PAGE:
The country remains untouristed, but is perfectly safe to visit — with lots to see for the intrepid traveler.
Alice Diamond 12:50 p.m., Oct. 22
Girl Scout Cookie Season 2013 may be less than a week old but it is definitely in full swing.
I remember not so long ago when Girl Scouts went door-to-door, taking pre-orders and promising to deliver the product at a later date while the whole family would sit there salivating for weeks (or months?) in anticipation.
Nowadays, troops must estimate how many boxes their scouts might sell and order accordingly.
There's barely any waiting now as Facebook posts and emails from friends, family, co-workers, friends of co-workers, etc trying to hock their daughters’/nieces’/cousins’ current load of Girl Scout Cookies flood our newsfeeds and inboxes.
Not treating these cookie correspondences as spam, I landed myself a cookie delivery house call, at still the regular price of $4 a box, and finally have boxes of Girl Scout cookies well before the majority, for the first time ever.
Chances are, even if you haven’t seen any of these cookie propositions in person, you would only have to ask a friend/coworker/acquaintance and they would be more than happy to point you in the direction of the nearest Girl Scout parent.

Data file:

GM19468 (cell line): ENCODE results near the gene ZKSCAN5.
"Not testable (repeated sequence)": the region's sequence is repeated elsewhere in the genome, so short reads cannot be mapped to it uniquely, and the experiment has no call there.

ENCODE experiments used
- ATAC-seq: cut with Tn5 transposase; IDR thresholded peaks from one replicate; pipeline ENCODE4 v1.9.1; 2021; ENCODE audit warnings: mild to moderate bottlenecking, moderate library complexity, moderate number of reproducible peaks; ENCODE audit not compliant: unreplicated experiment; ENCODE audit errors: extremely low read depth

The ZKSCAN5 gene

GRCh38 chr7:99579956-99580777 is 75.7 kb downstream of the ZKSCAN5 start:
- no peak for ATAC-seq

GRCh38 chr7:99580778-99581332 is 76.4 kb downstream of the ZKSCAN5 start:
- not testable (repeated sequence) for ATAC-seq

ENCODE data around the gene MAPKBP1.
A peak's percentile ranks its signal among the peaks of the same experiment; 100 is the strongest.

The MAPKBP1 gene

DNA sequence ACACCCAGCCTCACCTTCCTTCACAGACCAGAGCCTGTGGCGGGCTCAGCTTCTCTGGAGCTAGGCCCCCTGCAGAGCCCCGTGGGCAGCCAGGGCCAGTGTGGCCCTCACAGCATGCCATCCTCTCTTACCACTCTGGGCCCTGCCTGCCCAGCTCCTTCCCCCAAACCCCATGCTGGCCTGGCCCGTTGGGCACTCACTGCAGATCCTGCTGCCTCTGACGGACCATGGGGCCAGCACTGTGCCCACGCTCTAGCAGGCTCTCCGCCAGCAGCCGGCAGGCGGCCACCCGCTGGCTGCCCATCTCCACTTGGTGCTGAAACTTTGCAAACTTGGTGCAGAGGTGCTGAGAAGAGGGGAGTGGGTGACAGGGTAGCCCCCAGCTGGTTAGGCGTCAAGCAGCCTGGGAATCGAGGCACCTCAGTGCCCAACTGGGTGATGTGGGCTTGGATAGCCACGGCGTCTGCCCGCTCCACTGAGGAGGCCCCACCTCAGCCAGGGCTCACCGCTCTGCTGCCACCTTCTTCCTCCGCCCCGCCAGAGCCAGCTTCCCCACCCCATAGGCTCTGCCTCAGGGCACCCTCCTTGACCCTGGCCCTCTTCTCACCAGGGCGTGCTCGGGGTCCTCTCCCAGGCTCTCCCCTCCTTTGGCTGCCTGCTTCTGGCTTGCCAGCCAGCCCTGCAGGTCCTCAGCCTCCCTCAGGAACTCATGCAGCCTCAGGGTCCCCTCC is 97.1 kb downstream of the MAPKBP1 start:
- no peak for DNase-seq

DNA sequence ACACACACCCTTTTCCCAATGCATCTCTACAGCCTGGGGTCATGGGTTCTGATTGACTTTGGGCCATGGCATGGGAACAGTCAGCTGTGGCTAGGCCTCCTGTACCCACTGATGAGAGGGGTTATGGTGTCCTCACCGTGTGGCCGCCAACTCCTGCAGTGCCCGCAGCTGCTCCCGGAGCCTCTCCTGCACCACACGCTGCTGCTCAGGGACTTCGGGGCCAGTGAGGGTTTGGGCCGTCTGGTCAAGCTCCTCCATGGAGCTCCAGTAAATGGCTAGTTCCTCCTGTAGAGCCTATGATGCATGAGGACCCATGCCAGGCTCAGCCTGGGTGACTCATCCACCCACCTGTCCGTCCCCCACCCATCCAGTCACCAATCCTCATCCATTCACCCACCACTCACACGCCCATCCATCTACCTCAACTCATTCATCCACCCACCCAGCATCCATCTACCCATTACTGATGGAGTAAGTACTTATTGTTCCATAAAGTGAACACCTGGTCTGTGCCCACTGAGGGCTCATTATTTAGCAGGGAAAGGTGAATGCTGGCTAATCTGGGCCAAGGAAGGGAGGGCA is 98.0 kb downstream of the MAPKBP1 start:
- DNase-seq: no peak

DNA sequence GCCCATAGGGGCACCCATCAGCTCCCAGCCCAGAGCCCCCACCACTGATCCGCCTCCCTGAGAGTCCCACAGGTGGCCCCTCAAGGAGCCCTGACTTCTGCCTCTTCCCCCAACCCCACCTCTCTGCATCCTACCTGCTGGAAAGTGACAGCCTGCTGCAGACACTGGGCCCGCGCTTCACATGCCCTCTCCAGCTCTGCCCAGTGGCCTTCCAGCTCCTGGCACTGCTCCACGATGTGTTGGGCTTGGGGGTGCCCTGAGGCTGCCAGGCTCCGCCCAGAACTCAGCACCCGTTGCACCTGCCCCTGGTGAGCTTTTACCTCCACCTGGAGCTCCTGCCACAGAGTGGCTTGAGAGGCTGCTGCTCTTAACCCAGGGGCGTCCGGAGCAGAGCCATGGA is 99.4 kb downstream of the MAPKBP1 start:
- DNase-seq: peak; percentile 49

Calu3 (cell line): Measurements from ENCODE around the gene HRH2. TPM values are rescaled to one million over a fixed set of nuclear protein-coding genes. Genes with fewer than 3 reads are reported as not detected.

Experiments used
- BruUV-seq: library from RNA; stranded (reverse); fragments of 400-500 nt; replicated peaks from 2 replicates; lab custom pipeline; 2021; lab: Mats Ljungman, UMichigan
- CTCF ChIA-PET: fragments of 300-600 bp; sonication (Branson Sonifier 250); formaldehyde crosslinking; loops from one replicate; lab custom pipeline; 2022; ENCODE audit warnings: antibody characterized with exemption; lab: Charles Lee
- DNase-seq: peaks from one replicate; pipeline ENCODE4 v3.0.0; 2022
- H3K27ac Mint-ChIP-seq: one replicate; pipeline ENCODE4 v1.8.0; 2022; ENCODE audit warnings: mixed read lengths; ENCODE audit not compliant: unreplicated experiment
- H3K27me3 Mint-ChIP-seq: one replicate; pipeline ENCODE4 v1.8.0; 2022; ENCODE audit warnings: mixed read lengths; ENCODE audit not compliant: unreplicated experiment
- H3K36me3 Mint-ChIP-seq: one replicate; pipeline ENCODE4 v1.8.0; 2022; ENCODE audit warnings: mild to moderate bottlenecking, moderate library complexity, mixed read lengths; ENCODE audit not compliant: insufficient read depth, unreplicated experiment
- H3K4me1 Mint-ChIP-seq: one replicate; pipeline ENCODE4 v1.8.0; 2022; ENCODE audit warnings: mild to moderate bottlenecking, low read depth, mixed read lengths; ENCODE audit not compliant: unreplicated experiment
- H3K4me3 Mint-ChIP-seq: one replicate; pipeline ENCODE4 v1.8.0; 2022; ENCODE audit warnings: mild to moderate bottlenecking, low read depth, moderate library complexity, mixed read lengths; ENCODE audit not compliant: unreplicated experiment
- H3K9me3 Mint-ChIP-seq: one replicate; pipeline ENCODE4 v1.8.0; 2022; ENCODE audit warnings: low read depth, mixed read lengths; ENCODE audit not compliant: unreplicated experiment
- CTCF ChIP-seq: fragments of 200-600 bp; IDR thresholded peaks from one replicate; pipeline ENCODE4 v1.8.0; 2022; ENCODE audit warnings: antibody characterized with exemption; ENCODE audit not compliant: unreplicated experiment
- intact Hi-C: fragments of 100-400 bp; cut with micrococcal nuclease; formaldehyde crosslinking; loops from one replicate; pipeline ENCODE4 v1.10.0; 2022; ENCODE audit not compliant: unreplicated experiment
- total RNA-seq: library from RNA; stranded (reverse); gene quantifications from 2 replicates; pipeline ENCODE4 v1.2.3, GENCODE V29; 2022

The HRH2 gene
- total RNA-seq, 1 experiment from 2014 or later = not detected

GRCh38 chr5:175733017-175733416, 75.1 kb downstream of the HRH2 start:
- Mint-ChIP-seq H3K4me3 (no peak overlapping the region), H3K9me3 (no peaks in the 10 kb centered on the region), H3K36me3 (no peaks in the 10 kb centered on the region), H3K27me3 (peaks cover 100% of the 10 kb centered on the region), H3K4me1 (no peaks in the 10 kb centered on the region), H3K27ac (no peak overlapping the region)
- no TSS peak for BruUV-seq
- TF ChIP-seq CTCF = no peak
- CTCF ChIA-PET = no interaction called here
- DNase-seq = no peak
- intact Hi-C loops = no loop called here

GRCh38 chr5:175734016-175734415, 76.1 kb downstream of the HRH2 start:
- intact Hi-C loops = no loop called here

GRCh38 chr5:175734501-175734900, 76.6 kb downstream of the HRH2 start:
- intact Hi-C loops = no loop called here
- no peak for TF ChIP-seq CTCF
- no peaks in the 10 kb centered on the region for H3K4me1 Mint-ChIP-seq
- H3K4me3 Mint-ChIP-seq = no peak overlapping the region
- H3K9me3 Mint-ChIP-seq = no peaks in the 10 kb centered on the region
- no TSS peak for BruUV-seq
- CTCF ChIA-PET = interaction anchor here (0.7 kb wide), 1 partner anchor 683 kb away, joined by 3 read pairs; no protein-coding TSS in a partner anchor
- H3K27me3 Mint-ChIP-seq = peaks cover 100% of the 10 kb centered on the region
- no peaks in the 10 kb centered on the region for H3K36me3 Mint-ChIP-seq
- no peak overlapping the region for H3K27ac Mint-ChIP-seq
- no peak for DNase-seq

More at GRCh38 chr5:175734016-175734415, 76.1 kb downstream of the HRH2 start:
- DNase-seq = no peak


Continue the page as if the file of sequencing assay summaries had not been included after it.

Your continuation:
Or you can wait until February 8 when booth sales start and you can see the girls in green posted up in front of grocery stores selling their baked delights.
You can take your chances, hoping those sugar gems will be waiting for you on you next market errand or you can hunt down the Girl Scout Cookie booths digitally.
Remember, you’re not just feeding your sweet tooth, or teeth as the case may be, either.
The profit from every Girl Scout Cookie box purchased goes directly back to the Girl Scouts – the troop, the local Girl Scout Council and the girl herself.
$0.65 to $0.90 goes to the troop
$1.84 to $2.09 goes to the local Council for activites, volunteer training, camps, and financial assistance
$1.12 is the cost of the cookies, program materials, and marketing events
$0.14 goes to girl earned rewards
The fourteen cents per box for the scout’s reward might not sound like a lot, but considering the girls sell hundreds of boxes, it is enough to pay for sleepover camps or, in one troop’s case San Francisco, and even a laptop for selling 3,000 boxes.
The Girl Scouts have also run a program since 2002 called Operation Thin Mint that allows people to spend the same $4 per box but have that box of Thin Mints donated to troops serving overseas instead of being donated to their own personal cookie cravings.
Girl Scout Cookie sales end March 9 this year, with booth sales closing up shop on March 3.
Happy cookie eating and be careful about those crumbs in bed!